Gang agency leader resolute

The leader of an embattled South Los Angeles gang intervention agency has pledged to press on with his work, even as he conceded that his agency is about to lose its contract in a second pocket of the city, two weeks after City Hall officials severed ties with him.

"It's in God's hands now," said Kevin Mustafa Fletcher, a former member of the Swan gang and the executive director of Unity T.W.O., one of the city's more high-profile gang intervention agencies.

In an impassioned three-hour interview at his Avalon Boulevard headquarters Wednesday, Fletcher said he had been unfairly targeted -- swept up in politics and abandoned by former allies who are themselves looking to cash in on the flood of public money that the city is setting aside for gang intervention.

Mayor Antonio Villaraigosa's spokesman, Matt Szabo, had said previously that terminating the contract with Unity T.W.O. was determined to be "in the best interest of the city." He said Thursday that he was unable to comment further.

Documents obtained in July by The Times, including financial reports and e-mails sent between Unity T.W.O. and City Hall, revealed that Unity T.W.O. had struggled with managing money and meeting administrative deadlines.

But Fletcher insisted that his only real management blunder came in December 2008, when his bank accounts had dwindled to the point at which he was forced to choose between paying employees or paying bills to insurance and workers' compensation firms.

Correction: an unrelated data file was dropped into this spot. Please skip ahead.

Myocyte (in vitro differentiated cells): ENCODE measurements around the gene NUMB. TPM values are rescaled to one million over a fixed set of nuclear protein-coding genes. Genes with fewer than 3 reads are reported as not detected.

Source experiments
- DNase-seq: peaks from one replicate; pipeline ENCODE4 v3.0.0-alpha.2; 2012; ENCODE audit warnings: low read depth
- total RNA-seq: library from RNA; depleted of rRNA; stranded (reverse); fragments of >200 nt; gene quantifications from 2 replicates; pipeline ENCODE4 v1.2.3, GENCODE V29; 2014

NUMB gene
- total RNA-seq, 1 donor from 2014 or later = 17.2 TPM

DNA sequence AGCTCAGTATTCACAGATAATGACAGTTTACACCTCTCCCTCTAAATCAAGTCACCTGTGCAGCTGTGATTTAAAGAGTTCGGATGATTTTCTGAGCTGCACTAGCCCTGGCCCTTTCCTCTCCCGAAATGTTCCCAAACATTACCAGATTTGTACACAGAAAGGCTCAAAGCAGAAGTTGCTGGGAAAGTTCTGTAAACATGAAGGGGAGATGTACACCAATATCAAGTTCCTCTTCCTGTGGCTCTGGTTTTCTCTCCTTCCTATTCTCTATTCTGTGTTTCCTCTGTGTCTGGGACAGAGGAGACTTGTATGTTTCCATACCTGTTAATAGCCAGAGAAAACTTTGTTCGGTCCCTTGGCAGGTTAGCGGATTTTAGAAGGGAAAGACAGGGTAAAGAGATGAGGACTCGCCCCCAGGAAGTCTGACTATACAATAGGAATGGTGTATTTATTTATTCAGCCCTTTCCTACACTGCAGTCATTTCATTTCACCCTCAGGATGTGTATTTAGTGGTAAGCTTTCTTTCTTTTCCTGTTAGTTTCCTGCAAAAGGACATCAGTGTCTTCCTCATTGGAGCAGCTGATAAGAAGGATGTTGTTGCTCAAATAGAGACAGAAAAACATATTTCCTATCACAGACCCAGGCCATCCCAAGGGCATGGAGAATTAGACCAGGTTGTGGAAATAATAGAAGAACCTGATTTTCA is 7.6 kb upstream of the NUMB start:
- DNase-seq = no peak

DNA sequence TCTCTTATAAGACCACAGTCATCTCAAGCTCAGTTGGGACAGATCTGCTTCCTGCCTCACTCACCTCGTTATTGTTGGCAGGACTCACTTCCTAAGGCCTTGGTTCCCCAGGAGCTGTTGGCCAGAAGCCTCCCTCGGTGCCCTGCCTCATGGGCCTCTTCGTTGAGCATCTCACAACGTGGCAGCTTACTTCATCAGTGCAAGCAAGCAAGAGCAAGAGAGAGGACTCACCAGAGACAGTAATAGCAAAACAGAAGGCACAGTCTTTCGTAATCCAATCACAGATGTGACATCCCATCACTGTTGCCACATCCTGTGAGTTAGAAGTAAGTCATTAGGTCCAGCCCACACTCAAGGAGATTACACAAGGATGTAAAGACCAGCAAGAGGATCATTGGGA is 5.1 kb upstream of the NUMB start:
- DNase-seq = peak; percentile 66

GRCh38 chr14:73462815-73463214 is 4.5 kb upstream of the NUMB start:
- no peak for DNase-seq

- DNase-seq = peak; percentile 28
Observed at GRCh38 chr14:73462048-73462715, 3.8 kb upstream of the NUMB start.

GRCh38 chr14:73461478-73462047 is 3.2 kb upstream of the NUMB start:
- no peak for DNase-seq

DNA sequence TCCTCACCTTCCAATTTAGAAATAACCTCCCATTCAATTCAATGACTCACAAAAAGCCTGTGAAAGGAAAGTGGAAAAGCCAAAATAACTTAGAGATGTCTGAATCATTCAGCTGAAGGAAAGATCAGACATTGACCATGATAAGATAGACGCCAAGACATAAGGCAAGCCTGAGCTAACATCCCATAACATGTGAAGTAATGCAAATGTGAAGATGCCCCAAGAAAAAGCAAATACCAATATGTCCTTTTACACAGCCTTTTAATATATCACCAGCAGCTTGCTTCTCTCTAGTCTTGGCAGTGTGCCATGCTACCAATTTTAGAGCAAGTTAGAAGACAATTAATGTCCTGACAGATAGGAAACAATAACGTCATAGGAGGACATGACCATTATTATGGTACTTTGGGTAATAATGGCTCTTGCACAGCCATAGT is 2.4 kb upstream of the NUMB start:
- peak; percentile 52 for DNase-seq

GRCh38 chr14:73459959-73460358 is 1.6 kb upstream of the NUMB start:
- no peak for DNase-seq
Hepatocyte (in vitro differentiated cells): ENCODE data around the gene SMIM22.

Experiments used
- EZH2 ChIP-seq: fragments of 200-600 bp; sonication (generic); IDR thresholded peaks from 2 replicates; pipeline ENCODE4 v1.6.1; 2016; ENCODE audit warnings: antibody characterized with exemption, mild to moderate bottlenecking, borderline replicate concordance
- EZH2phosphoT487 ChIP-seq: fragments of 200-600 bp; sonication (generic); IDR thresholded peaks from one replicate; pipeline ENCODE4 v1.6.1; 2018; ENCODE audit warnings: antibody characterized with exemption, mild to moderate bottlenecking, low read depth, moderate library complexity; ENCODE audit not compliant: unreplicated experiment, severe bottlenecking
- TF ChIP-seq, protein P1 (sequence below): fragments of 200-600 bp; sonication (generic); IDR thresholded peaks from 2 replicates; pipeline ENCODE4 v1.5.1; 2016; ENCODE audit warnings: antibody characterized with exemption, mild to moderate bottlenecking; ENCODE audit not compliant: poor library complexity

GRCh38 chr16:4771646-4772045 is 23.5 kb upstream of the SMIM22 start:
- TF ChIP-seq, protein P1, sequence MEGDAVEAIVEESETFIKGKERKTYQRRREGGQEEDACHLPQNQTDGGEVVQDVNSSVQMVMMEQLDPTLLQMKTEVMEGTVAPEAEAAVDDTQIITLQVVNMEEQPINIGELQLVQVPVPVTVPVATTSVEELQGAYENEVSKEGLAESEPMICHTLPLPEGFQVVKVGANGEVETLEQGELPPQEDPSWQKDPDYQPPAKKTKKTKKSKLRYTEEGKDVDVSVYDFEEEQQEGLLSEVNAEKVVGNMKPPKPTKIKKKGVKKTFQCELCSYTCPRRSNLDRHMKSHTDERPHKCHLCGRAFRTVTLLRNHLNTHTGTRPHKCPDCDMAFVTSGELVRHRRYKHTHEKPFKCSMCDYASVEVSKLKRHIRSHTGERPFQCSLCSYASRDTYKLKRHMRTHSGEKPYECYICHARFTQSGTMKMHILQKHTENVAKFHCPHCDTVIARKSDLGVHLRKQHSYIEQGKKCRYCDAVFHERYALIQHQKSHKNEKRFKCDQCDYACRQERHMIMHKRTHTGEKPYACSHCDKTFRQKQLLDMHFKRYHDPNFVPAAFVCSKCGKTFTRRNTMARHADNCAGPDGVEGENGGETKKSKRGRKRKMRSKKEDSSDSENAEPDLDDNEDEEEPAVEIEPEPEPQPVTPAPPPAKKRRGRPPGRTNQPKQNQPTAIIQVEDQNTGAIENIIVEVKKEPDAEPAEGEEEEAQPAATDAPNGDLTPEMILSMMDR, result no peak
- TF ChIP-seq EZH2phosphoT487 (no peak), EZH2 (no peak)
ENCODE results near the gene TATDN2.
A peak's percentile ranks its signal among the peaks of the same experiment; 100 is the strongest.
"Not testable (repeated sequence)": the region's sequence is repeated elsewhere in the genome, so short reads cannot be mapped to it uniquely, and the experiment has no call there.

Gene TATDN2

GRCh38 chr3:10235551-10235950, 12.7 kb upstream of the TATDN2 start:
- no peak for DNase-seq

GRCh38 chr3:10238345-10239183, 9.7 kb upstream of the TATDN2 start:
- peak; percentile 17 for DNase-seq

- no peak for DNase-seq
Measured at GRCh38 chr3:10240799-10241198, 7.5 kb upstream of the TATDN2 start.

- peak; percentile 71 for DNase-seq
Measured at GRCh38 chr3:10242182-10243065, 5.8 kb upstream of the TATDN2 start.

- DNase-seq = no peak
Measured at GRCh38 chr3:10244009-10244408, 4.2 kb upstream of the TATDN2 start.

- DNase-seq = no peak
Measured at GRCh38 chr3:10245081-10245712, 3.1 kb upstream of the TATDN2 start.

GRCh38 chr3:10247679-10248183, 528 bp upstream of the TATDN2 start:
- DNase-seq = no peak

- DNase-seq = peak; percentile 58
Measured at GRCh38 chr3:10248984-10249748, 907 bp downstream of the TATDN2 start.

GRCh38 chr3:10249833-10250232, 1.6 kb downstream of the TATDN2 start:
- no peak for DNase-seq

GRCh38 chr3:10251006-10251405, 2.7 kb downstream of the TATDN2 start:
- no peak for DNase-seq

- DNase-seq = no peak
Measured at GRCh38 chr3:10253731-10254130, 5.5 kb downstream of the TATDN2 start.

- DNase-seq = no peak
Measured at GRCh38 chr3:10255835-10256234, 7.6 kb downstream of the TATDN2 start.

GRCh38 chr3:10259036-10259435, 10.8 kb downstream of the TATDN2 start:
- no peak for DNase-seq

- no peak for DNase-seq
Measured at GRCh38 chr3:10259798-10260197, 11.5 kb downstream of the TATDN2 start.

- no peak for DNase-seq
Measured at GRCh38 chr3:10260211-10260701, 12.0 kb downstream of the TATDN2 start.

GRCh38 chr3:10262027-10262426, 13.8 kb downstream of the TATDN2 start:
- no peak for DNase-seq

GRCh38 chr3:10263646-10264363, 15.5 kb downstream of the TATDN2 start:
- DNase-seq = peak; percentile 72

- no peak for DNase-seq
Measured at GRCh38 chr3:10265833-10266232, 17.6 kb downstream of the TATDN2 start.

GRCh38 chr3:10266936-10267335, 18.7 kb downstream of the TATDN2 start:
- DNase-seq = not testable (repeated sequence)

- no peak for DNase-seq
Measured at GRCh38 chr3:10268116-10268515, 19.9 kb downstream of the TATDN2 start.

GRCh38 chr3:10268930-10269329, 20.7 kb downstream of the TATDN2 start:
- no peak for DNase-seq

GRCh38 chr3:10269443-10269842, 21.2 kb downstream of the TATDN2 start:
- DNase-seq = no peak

He chose the bills, he said, after asking employees to volunteer their time -- and was then assailed as incompetent by city officials, he said.

"Are those two bills worth some people's lives?" Fletcher asked. "Because let's get real. That's what we're talking about here."

Unity T.W.O. negotiated a series of agreements between rival gangs, most notably a pact between the Swans and the East Coast Crips, that contributed to a dramatic drop in gang violence in South L.A.

"There are two sides to every story," Fletcher said. "What other agency is doing what I am doing?"

Now, he said, his 25 employees are "out on the street for the summer with no job."

"Those same people put their lives on the line for this city," he said.

Unity T.W.O. has received at least $350,000 in tax dollars this year to provide services through the city's Office of Gang Reduction & Youth Development.

The city ended its contract with Unity T.W.O. at the end of July; that contract was to provide services in a pocket of South L.A. bisected by Slauson and Van Ness avenues.

Unity T.W.O. had also been the lead subcontractor providing intervention services in a second zone along South Central Avenue. Fletcher said he recently received a letter from the contractor in that zone, the nonprofit Soledad Enrichment Action, terminating that contract.

Cesar Calderon, the nonprofit's executive director, could not be reached Thursday.

Fletcher said he was beginning to search for grant money to fund his agency, but in the meantime would continue working to reduce violence.


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